Later this week, I am going to be participating with my friend David Dixon and marketing whiz Laurie Volk in a seminar on development density at the annual meeting of the American Institute of Architects. Our session is titled “Making Density Work: Dollars, Design, and Sustainability – the Nuts and Bolts of Successful Density.” I think Laurie is “Dollars,” David is “Design,” and I am supposed to be “Sustainability.”
Which is fine with me. So, anyway, I have been pondering what it is that I want to say about density and sustainability. The research certainly suggests that it makes a difference. The graph accompanying this post compares residential units per acre to annual driving rates, as measured in Chicago, Los Angeles, and San Francisco. This graph has become somewhat of a classic in the field, representing research by John Holtzclaw, my NRDC colleague David Goldstein, and their partners at the Center for Neighborhood Technology.
What I find most intriguing, though, is not just the drop in driving rates but how much they drop as we change densities. Look at the shape of the curve. We get the greatest increments of performance improvement at the lower end of the scale, as we move from large-lot sprawl to smaller-lot single family homes and townhouses. By the time we reach typical multi-family densities, the curve really flattens out. On my NRDC blog today, I also feature a graph comparing neighborhood densities in Baltimore to driving rates, with very consistent results at the low end of the scale.
So increased density is associated with reduced driving, but we don’t need drastic lifestyle changes to realize significant benefits in reducing driving and associated global warming emissions.
But there’s also something else going on with density research. Neighborhood density works best when combined with synergistic elements such as location, transit service, connected streets, and mixed land uses.
In fact, without some of these elements, it won’t work very well at all. Almost all of the good density studies have been done at macro levels in places, or in areas that include places, that have been built for some time. And, in America, the density tends to be in the older parts of our cities and suburbs, most of it from the pre-sprawl era. Those are also the places that are centrally located, have smaller, well-connected blocks, shops and services nearby, and decent transit service. So the density studies are actually measuring more than density.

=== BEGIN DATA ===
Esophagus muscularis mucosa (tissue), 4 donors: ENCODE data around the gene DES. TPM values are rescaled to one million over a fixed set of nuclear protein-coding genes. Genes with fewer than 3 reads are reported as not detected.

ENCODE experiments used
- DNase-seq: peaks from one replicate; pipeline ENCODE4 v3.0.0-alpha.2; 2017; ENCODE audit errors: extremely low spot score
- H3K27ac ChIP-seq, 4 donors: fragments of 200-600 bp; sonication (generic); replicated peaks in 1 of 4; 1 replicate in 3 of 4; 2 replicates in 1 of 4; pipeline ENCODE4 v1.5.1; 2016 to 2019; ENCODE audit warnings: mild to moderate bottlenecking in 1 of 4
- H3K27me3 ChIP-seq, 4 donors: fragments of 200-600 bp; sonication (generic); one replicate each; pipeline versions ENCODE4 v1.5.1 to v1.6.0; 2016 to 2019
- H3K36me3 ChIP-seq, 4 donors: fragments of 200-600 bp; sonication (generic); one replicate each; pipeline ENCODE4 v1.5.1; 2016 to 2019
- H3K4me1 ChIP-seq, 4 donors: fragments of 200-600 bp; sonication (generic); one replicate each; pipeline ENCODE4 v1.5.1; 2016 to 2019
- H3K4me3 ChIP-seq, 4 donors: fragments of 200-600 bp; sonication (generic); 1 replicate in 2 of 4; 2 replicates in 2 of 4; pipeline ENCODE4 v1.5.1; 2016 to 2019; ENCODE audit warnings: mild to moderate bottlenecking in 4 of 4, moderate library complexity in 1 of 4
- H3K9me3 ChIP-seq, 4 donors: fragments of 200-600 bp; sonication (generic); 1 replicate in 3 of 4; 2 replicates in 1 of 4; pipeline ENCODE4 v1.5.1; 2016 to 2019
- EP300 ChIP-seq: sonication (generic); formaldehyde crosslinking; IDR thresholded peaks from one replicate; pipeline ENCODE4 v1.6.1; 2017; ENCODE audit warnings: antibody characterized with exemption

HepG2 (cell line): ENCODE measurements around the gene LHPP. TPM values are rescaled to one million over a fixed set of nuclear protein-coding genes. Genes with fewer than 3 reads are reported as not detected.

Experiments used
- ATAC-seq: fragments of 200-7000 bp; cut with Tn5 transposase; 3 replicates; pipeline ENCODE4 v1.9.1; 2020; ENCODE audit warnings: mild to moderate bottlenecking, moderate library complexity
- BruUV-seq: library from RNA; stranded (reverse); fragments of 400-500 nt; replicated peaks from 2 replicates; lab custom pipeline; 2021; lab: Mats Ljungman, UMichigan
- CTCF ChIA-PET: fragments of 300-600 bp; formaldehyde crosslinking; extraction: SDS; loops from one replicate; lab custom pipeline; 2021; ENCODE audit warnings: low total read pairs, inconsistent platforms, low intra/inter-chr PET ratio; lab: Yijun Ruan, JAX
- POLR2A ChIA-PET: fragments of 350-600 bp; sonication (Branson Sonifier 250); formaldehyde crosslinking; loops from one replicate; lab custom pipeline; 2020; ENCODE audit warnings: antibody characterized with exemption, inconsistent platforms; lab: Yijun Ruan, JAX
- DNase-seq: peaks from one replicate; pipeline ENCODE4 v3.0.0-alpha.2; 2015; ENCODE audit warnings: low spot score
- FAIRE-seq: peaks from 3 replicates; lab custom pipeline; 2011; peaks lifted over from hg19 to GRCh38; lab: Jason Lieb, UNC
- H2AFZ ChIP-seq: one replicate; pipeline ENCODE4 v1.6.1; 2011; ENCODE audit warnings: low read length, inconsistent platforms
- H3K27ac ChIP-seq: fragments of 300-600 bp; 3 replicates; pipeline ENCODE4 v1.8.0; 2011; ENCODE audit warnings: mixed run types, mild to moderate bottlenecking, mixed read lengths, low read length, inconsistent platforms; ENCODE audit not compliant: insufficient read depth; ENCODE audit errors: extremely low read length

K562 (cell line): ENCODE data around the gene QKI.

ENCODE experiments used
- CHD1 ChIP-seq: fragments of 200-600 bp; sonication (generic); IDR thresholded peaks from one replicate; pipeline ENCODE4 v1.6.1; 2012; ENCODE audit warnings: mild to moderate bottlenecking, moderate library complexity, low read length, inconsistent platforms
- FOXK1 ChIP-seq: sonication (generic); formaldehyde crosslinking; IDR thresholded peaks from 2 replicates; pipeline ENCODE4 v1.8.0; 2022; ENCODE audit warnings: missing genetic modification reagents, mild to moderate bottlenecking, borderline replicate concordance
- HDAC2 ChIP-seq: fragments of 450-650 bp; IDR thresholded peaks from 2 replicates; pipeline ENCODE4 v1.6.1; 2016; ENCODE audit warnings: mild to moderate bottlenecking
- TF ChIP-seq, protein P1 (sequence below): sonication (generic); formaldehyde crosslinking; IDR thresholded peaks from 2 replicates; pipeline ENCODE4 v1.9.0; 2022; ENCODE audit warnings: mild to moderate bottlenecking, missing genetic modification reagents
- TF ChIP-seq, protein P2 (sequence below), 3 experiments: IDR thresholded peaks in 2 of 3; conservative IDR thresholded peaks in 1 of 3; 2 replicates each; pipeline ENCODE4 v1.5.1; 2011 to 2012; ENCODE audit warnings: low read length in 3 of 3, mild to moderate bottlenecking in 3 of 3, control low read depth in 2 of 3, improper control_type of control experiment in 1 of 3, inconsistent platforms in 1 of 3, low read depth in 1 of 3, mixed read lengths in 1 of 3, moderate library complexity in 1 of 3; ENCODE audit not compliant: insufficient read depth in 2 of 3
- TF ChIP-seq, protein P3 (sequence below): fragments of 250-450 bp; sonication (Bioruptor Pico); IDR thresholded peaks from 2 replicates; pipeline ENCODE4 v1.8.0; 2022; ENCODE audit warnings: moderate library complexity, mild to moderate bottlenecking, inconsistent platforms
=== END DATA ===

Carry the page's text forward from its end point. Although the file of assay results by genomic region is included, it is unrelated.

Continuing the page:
The most sophisticated work that I have seen that attempts to separate some of these elements from each other comes from the highly regarded transportation consultancy Fehr and Peers, as represented on another graph on my NRDC blog today. According to F&P, by far the most important factor in influencing travel behavior is not density per se but location, or more precisely something called regional accessibility, the distance from a given place (say, a residence) to other important places (jobs, shopping, entertainment, other residents) in the same metro region. This measure is highly favorable to central locations (including central areas in long-established suburbs).
But the other factors – density, mix of uses, walkability and street connectivity, and transit service – matter, too. Their effects are additive. Smart growth – or, if you prefer, smart urbanism – is not a principle, but a set of principles. The best results come when they are applied together, and that will be my message on Friday.
See my NRDC blog today for more details, links, photos, and graphs on the subject.